457 F2d 1313 Philipps v. United States
457 F.2d 1313
Robert Paul PHILIPPS, Appellant,
UNITED STATES of America, Appellee.
United States Court of Appeals,
Submitted March 17, 1972.
Decided April 12, 1972.
Robert Paul Philipps, pro se.
Harold O. Bullis, U. S. Atty., Fargo, N. D., for appellee.
Before GIBSON, HEANEY and ROSS, Circuit Judges.
Robert Paul Philipps was convicted of contempt of court for knowingly disobeying and resisting the lawful process, order and command of the court. He was fined $500.00 and given a suspended sentence of six months in custody. Philipps contends that the conviction and sentence were unlawful and in violation of his constitutional rights.
Notwithstanding Philipps' failure to comply with the rules of this Court in filing his appeal, we have examined the record in an effort to ascertain if any error was committed by the trial court. Our review convinces us that the evidence was sufficient to sustain the conviction and that the trial court committed no error except that discussed below.
The trial court erred in imposing sentence. 18 U.S.C. Sec. 401 provides that "[a] court of the United States shall have power to punish by fine or imprisonment, at its discretion, * * * contempt of its authority * * *." (Emphasis added.) This section has been construed to prohibit the imposition of both imprisonment and fine. Board of Education v. York, 429 F.2d 66, 70 (10th Cir. 1970); United States v. Temple, 372 F.2d 795 (4th Cir. 1966), cert. denied, 386 U.S. 961, 87 S.Ct. 1024, 18 L.Ed.2d 110 (1967); United States v. Schiffer, 351 F.2d 91, 96 (6th Cir. 1965), cert. denied, 384 U.S. 1003, 86 S.Ct. 1914, 16 L.Ed.2d 1017 (1966), rehearing denied, 385 U.S. 890, 87 S.Ct. 12, 17 L.Ed.2d 121 (1967); In re Osborne, 344 F.2d 611, 616 (9th Cir. 1965). The case must, therefore, be remanded.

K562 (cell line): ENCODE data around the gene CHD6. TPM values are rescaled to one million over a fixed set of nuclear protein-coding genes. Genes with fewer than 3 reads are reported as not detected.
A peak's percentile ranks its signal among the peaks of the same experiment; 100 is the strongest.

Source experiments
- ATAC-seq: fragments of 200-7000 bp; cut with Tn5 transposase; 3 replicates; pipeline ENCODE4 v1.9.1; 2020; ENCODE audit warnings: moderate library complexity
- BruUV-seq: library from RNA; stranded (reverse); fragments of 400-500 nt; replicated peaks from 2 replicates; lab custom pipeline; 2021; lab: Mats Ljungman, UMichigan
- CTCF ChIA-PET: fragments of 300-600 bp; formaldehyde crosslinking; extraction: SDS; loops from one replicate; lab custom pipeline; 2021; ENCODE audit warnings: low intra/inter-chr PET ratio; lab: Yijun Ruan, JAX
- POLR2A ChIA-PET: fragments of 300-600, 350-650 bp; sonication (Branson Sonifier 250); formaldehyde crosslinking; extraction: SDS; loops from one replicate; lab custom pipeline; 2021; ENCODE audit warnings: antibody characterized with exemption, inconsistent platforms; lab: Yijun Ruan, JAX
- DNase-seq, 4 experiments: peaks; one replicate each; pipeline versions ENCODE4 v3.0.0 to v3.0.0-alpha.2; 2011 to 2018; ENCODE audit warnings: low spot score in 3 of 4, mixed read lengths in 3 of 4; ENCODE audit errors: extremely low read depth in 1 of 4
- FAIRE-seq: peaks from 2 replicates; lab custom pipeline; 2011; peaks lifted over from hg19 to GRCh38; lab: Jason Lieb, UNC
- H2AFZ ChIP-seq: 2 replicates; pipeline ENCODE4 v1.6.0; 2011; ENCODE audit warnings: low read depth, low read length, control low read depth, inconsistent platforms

The question arises whether, on remand, Philipps would be entitled to a jury trial under Cheff v. Schnackenberg, 384 U.S. 373, 86 S.Ct. 1523, 16 L.Ed.2d 629 (1966). In Cheff, the Supreme Court ruled that "sentences exceeding six months for criminal contempt may not be imposed by federal courts absent a jury trial or waiver thereof." 384 U.S. at 380, 86 S.Ct. at 1526. If there were any possibility that Philipps might be required, at some future time, to serve the six months' sentence in addition to paying the $500.00 fine, we have little doubt that a jury trial on remand would be required under Cheff, Bloom v. State of Illinois, 391 U.S. 194, 88 S.Ct. 1477, 20 L.Ed.2d 522 (1968),1 and Frank v. United States, 395 U.S. 147, 89 S.Ct. 1503, 23 L.Ed.2d 162 (1969). However, the commitment in this case reads:
"* * * [T]he defendant is hereby committed to the custody of the Attorney General * * * for imprisonment for a period of Six (6) months, commencing at Twelve o'clock noon of this date, said sentence is suspended and defendant is fined Five Hundred Dollars ($500.00), payable to the United States of America, in installments of not less than $100.00 a month * * *."
While the wording of this sentence is uncommon and somewhat ambiguous, we construe it as nullifying, for all practical effect, the six months' sentence. Thus, for Cheff purposes, this offense was treated as petty by the trial court, cf., Frank v. United States, supra, and Philipps is not entitled to a jury trial.
The case is remanded to the District Court with instructions to modify the sentence in accordance with 18 U.S.C. Sec. 401 and this opinion, by striking either the $500.00 fine or the six months' suspended sentence.
Following the decision in Bloom v. State of Illinois, 391 U.S. 194, 88 S.Ct. 1477, 20 L.Ed.2d 522 (1968), the Supreme Court of Illinois, on remand, granted a new trial. This result appears to be inconsistent with United States v. R. L. Polk and Company, 438 F.2d 377 (6th Cir. 1971). We are persuaded that the Illinois Supreme Court's action more properly reflects the intentions of the Supreme Court, particularly as expressed in Bloom and Frank v. United States, 395 U.S. 147, 89 S.Ct. 1503, 23 L.Ed.2d 162 (1969)